Cautiously optimistic, Dupasquier reveals that more remains to be done to ensure implementation
Lena Orlova // Contributor
Fall marks the beginning of the budget drafting season for students and the province alike. In preparation for the 2021 budget, the Alliance of BC Students (ABCS) submitted a number of recommendations to the provincial government. These recommendations include funding open education resources, expanding BC Access Grants to graduate students, capping international student tuition rates equal to the domestic equivalent, and allowing universities to budget a deficit.
Every year, the ABCS—made up of five BC student associations—advocates on behalf of BC post-secondary students to improve student services, as well as affordability and accessibility of education. This year, they played a key role in instituting the Here2Talk app (a 24/7 online mental health support), an eviction moratorium and the BC Access Grant.
On reviewing the ABCS’s Pre-Budget Submission 2020, the Select Standing Committee on Finance and Government Services—responsible for acquiring public feedback—released the completed list of recommendations for the provincial government. Grace Dupasquier, Chairperson of the ABCS, is particularly excited about the recommendation supporting the United Nations Declaration on the Rights of Indigenous Peoples and the Calls to Action from the Truth and Reconciliation Commission.
“All of these issues are things that the ABCS has been highlighting for years, and we look forward to working with the government to ensure these recommendations are actually implemented and used to help students in the most meaningful way possible,” she said, explaining that the fight for accessible education is inseparable from the fight for equality. The present financial crisis exacerbated some of the already existing gaps in accessibility of education for underrepresented communities.
Financial anxiety presses most heavily on women, students who are part of a visible minority, and those without parental support or personal income. According to Statistics Canada, 48 per cent of surveyed students lost their jobs this summer, and they worry about using up their savings to make ends meet. Dupasquier explained that prioritizing post-secondary education means reversing the tide of stagnating government interest.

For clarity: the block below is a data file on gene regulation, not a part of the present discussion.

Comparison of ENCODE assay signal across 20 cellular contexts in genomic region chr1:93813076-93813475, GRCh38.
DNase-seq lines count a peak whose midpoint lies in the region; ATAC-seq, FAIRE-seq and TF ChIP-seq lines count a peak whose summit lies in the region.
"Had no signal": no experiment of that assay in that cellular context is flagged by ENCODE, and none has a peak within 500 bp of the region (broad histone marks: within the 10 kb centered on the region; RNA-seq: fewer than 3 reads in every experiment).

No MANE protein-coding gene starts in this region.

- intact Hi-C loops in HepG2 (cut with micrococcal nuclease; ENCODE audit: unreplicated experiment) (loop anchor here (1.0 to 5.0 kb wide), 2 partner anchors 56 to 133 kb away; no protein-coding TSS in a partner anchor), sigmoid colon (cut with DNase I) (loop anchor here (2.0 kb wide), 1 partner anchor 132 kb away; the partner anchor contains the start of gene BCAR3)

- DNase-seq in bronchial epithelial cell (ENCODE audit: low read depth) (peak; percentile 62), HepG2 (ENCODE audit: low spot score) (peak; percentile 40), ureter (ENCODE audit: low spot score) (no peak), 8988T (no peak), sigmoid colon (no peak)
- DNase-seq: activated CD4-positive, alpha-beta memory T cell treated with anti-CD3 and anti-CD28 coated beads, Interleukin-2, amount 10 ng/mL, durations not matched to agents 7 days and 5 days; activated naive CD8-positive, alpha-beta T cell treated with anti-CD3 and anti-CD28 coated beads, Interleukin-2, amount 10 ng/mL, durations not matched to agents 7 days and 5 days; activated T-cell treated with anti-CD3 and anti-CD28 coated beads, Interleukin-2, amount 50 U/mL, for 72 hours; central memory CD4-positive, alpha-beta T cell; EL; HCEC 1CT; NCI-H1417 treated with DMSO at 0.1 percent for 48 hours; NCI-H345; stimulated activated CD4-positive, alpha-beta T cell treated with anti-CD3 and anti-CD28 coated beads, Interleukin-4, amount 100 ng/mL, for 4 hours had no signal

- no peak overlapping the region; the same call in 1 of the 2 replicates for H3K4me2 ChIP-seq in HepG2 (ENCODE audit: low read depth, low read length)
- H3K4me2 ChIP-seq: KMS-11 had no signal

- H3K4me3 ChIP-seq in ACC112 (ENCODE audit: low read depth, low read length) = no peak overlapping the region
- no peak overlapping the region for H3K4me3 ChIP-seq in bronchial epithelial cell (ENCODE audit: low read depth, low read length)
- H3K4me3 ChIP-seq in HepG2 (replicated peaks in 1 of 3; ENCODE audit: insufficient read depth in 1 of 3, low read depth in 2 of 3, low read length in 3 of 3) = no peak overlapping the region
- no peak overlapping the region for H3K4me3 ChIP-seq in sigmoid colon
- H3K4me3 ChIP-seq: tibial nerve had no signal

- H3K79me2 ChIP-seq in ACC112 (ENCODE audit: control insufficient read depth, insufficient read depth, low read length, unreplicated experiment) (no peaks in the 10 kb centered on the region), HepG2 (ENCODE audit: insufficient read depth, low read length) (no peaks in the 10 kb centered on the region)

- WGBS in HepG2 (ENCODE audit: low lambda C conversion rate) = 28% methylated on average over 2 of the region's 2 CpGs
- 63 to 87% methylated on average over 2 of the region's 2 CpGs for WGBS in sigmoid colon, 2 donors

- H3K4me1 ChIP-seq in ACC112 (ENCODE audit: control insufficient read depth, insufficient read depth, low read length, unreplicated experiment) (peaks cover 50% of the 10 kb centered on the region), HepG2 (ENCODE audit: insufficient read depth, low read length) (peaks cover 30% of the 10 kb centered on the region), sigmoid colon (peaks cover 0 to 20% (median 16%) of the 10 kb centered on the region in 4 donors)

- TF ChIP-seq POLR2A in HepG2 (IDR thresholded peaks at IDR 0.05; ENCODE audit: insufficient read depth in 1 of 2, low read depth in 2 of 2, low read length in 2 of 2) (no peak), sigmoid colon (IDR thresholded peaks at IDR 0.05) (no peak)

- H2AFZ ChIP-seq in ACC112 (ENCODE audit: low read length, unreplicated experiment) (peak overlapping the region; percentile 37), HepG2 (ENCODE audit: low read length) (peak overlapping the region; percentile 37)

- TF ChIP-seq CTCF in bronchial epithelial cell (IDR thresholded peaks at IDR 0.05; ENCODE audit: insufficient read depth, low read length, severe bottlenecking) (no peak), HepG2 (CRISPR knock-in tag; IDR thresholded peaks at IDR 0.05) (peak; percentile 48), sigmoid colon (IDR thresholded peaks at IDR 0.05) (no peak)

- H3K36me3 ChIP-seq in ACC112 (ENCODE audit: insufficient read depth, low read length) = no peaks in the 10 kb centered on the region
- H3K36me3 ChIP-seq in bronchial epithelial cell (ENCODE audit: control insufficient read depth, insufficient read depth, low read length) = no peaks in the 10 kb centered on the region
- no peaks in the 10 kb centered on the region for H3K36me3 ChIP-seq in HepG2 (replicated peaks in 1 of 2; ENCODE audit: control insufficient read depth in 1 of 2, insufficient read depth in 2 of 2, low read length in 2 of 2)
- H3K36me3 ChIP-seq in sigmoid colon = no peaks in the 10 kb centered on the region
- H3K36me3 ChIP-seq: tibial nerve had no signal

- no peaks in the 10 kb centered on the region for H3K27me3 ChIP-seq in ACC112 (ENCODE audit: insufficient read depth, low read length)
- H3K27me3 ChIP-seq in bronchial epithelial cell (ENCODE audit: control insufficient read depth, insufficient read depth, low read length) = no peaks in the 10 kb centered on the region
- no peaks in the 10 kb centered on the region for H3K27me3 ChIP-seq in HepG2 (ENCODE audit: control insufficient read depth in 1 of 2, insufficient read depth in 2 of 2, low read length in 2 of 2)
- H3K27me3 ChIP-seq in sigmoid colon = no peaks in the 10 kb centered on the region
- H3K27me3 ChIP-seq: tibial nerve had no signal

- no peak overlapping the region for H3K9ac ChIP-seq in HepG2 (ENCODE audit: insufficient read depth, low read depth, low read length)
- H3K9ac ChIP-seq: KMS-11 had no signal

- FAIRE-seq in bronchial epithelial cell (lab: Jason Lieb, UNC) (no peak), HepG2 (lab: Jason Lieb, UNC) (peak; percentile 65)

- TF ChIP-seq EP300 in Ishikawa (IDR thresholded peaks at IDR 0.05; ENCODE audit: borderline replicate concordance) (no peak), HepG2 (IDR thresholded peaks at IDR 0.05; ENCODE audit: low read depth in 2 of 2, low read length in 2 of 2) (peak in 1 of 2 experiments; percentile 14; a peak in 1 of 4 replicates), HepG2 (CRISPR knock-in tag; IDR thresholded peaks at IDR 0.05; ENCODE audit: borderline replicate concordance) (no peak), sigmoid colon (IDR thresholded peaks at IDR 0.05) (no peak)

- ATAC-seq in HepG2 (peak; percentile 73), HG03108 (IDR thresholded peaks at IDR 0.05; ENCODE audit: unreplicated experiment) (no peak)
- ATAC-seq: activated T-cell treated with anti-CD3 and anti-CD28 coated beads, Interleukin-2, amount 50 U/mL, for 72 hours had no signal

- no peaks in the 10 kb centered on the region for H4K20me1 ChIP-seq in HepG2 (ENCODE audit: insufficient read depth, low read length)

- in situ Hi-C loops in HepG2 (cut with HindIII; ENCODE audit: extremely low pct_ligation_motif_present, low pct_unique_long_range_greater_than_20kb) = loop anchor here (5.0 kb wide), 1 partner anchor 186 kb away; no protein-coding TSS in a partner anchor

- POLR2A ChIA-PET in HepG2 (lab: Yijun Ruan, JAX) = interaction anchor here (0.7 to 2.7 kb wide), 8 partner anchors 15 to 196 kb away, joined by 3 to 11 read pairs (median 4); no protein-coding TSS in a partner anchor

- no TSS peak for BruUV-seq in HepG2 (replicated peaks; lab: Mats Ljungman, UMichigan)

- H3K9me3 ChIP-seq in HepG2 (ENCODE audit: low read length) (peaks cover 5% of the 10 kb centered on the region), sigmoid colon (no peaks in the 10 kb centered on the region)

Since the 1980’s, the BC government has consistently decreased funding to post-secondary institutions. Dupasquier explained that approximately 47 per cent of university funding comes from the government, and that universities balance budgets largely with income coming from international student fees—which have drastically fallen now that many international students can’t return to Canada. If universities lack sufficient funding, many student services are at stake, faculties could be downsized, and course offerings slashed.
But, according to Dupasquier, not all hope is lost. Funding post-secondary education is a long-term investment in the economy. Increasing accessibility to education will equip the future generation of workers to compete, even in a volatile labor market. As the present situation shows, most students remain vulnerable to job instability and worry that their future prospects are diminished. “Our next steps are to continue to push these topics, and make sure that they remain top of mind for [the] government as the next budget is drafted,” said Dupasquier.
“It’s important to understand that just because the Select Standing Committee has included these things in their recommendations, it is not guaranteed that they will actually end up making it into the next provincial budget,” warns Dupasquier. “These aren’t ‘wins’ until there’s been concrete action… Our work won’t be done until anyone who wants an education can pursue one successfully in a welcoming, supportive, and inclusive environment.”